This article discusses the Supreme Court of Canada decision in Hartshorne v. Hartshorne (2004). In that case, the wife (a lawyer) entered the marriage with no assets but with debt. The couple had one child before marriage and another after. The wife stayed home to care for the children. The marriage contract, signed on their wedding day, provided that the husband’s assets would not be shared with the wife ($1.6 million at the time of marriage), but that she would receive a share in the matrimonial home, and spousal support. She received independent legal advice that the agreement was one sided, but signed anyway. Upon separation, she was entitled to property worth $280,000 (plus support) and he was entitled to property worth $1.2 million. The SCC upheld the contract. Both parties were lawyers; both had independent advice; the wife knew the consequences of disrupting a career to care for children and had made that decision before the marriage; and the husband (a lawyer) was in a position to provide support according to the terms of the agreement.

It is important to note that although the agreement favoured the husband, it was not completely one sided: the wife did receive support and some marital assets. The net property difference between the statutory regime and the marriage contract was around $400,000.

The message from the Supreme Court of Canada appears to be: if the agreement is otherwise valid and there is no undue pressure or unconscionability, and the result is what the parties envisioned when they signed the contract, “a deal is a deal”.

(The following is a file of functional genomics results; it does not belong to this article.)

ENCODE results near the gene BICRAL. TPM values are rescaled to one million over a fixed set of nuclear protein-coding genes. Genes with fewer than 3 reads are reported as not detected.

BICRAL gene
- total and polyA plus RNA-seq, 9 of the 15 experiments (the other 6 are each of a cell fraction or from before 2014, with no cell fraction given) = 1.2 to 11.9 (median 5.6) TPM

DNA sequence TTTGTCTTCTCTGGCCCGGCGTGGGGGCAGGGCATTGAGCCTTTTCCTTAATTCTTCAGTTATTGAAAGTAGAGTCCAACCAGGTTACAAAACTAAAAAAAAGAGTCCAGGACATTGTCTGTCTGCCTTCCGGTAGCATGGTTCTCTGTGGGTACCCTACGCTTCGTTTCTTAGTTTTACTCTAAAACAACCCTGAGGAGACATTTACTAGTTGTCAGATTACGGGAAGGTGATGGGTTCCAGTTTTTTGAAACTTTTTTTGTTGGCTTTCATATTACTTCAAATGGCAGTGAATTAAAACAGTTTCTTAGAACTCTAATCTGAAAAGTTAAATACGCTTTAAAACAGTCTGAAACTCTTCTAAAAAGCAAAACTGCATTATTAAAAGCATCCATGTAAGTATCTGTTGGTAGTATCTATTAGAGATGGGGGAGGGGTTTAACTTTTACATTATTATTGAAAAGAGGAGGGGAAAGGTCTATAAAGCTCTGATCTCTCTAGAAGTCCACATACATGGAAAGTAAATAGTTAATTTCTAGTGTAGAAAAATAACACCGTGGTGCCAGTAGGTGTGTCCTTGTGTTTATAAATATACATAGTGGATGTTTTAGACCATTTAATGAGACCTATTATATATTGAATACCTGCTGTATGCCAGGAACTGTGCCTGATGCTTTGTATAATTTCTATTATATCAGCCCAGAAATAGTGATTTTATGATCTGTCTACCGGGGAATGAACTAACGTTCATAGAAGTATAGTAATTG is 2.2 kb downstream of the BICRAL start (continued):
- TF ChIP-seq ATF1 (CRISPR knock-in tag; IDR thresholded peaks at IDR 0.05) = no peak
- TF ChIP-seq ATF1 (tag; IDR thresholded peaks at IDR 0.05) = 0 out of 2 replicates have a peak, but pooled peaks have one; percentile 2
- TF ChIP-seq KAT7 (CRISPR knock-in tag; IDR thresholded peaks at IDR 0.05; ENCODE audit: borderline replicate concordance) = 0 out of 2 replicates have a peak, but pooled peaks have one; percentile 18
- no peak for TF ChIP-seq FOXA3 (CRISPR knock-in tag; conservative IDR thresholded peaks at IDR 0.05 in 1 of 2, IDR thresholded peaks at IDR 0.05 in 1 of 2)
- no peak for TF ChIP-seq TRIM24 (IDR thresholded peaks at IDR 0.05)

Read the article here.

 

Take away:

  • As long as there is no undue pressure or unconscionability, courts may be willing to uphold a valid marriage contract, even if it is one-sided.

 

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This article is provided for informational purposes only and does not create a lawyer-client relationship with the reader. It is not legal advice and should not be regarded as such. Any reliance on the information is solely at the reader’s own risk. Clausehound.com is a legal tool geared towards entrepreneurs, early-stage businesses and small businesses alike to help draft legal documents to make businesses more productive. Clausehound offers a $10 per month DIY Legal Library which hosts tens of thousands of legal clauses, contracts, articles, lawyer commentaries and instructional videos. Find Clausehound.com where you see this logo.